-Jay

      Like

  2. Brian Joseph said,

    October 30, 2013 at 9:23 am

    Great post Jay!

    I am currently immersed in Dickens’s Bleak House so I am well into the Dickens mode. I have not read this but it sounds good and obviously contains some common Dickens themes.

    As a dedicated lifelong Star Trek fan I appreciate the Wrath of Kahn reference. I do think that Khan illustrates a negative aspect to the revenge theme. That is, it often lends itself to overly simplistic characters and themes. While like most fans, I think that The Wrath of Khan to be an extraordinarily good part of the Star Trek cannon. I would argue that the incredibly complex and nuanced Khan character created in original television series was essentially ruined and overly simplified into the hateful and vengeful Khan of the film. With all that, the Khan of the movie was well written, a more complex and well acted then most vengeance filled villains. I just like his earlier version a lot better.

    I think that this stereotypical vengeance filled persona, that is not really all that interesting, is all too common these days.

    Like

    • Jay said,

      October 31, 2013 at 7:25 am

      Thanks, Brian!
      You’re preaching to the choir regarding tv series Khan > Movie Khan. The tv Khan was a brilliant mix of intelligence and brutality. (The “dinner scene” where he is “tricked” into saying “WE” offered the world order is classic. When Kirk replies, “We?!”, instead of getting flustered, Khan just says “Excellent…” admiring Kirk’s tactics. There’s also the great line, “I should have realized that suffocating together on the bridge would create heroic camaraderie amongst you…” The list goes on)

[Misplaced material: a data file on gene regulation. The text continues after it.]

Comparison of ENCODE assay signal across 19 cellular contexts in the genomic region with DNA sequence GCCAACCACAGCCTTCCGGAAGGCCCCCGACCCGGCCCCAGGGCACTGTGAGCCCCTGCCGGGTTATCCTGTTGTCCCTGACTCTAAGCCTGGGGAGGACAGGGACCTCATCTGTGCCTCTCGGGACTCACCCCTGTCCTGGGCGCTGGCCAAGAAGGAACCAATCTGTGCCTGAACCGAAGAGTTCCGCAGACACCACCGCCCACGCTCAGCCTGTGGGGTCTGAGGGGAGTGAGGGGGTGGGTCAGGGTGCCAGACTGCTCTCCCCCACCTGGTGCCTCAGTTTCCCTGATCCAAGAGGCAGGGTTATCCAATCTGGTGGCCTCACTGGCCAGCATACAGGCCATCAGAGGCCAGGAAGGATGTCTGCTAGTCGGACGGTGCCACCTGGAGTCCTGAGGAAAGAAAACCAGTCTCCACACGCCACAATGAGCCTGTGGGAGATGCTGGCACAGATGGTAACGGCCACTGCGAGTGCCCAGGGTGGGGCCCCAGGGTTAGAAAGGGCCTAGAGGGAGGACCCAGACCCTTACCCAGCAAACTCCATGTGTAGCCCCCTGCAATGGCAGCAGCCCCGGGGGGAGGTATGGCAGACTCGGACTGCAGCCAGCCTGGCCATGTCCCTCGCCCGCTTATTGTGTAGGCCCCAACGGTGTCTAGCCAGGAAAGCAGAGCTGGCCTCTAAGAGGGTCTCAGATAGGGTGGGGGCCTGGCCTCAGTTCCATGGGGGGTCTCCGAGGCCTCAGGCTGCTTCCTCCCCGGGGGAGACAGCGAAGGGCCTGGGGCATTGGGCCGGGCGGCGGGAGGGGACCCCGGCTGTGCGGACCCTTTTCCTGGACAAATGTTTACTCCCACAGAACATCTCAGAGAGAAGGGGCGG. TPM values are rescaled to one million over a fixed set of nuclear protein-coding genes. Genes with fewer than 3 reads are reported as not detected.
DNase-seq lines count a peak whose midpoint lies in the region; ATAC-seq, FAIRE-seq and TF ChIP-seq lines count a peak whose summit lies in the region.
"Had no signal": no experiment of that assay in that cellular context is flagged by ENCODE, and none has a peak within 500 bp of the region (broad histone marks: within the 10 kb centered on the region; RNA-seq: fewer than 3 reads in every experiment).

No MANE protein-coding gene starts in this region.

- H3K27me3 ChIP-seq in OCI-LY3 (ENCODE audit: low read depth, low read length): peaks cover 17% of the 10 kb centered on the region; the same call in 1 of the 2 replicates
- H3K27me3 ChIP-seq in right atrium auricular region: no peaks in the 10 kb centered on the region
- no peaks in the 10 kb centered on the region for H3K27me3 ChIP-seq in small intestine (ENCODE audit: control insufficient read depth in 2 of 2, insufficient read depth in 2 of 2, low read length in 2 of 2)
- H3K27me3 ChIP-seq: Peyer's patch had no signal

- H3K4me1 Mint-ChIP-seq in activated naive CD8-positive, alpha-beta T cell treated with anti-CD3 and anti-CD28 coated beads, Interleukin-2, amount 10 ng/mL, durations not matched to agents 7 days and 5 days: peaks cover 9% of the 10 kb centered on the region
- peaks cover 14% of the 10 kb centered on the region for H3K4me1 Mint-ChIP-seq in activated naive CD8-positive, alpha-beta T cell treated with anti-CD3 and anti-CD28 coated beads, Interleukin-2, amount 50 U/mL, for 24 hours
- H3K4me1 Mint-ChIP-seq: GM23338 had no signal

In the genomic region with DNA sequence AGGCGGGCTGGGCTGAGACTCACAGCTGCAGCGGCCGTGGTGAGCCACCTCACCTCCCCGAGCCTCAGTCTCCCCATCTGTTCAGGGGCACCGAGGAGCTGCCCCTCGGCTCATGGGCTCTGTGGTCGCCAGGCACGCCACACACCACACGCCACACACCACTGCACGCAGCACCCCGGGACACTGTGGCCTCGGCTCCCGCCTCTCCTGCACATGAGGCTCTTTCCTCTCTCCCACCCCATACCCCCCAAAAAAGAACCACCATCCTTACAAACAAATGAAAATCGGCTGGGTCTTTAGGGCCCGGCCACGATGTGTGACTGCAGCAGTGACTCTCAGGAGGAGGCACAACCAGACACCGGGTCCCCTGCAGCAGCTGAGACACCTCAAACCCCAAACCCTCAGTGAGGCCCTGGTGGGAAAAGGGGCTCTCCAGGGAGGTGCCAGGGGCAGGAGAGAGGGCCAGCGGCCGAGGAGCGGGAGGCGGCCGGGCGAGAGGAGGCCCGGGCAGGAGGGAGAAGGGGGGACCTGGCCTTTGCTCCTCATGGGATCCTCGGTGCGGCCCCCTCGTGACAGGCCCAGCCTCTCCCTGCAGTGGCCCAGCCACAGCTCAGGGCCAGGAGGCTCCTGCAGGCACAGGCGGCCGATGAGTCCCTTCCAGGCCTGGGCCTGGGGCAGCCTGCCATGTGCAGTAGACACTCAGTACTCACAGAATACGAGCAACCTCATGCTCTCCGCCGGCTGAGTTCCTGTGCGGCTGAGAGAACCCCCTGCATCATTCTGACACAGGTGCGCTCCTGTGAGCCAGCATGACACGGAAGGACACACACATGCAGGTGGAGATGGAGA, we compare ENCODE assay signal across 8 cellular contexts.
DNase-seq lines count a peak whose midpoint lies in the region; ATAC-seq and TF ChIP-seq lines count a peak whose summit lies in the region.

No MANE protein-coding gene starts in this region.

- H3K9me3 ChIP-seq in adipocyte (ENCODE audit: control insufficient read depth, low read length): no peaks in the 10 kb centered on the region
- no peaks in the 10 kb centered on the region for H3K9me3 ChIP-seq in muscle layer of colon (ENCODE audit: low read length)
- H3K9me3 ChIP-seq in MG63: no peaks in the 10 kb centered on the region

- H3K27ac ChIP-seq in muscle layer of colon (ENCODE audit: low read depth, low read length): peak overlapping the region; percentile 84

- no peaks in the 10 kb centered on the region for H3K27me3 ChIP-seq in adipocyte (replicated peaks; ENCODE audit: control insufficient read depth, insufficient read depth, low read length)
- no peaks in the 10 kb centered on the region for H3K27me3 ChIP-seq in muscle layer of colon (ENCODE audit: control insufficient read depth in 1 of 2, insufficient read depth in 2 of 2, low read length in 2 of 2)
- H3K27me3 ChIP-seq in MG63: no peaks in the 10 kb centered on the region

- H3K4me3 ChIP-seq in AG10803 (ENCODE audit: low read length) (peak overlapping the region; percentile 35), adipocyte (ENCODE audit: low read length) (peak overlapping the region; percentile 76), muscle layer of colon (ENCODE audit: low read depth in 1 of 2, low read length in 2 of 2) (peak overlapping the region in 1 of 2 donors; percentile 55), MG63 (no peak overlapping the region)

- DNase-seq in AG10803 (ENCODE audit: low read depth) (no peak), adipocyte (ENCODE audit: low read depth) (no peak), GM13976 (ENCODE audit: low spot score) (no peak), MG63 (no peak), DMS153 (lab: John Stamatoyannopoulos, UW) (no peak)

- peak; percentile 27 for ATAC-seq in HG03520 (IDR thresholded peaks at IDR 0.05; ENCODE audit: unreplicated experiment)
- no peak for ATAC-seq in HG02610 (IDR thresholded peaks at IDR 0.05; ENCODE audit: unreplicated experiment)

Khan in the movie, though, is indeed more one-dimensional, but in his defense has almost gone insane “He’s quite mad…” Says Terrell at one point.

      One of my favorite scenes in the movie is when Captain Terrell blurts out, “I’ve never even met admiral Kirk…” and Khan’s response is priceless, “ADmiral Kirk?! Admiral Kirk…” as though he resents thatKirk has been promoted, and the fire of his revenge obsession is stoked with another log…

      All great stuff. Interesting too that Moby-Dick is part of Khan’s “marooned planet library” and quoted/referenced a couple times in Khan’s dialog.
      -Jay

      Like

  3. Alex said,

    October 30, 2013 at 5:13 pm

    Oh, I love me some good revenge story: in literature and real-life. I enjoyed Scaramouche and more recently, Gone Girl.

    Like

    • Jay said,

      October 31, 2013 at 7:30 am

      Hi Alex,
      Me too! 🙂 I haven’t read either of those, and looking at the goodreads summaries now, although I had heard of them, had some misunderstanding about their storyline. I’d like to get to “Gone Girl” someday but don’t know when…
      -Jay

      Like

  4. JaneGS said,

    October 31, 2013 at 2:13 pm

    I always thought that Rebecca in the novel of the same name by Daphne duMaurier exacted an innovative form of revenge on her husband Maxim, insofar as goading him into killing her and then having to live with the guilt of that.

    Like

    • Jay said,

      November 3, 2013 at 8:25 am

      Haha! That’s a great one, Jane! One could probably say that Rebecca’s spirit was vengefully operating via the sinister Mrs. Danvers as well.
      -Jay

      Like

  5. C.Allen said,

    November 6, 2013 at 8:25 pm

    Thanks for sharing that link to the Mandy Patinkin clip. “Turn on darkness into light.” Lovely.

    Like

    • Jay said,

      November 8, 2013 at 8:23 am

      You’re welcome, and thanks for the visit. I enjoyed that clip also. What a great film, too. 🙂

      Like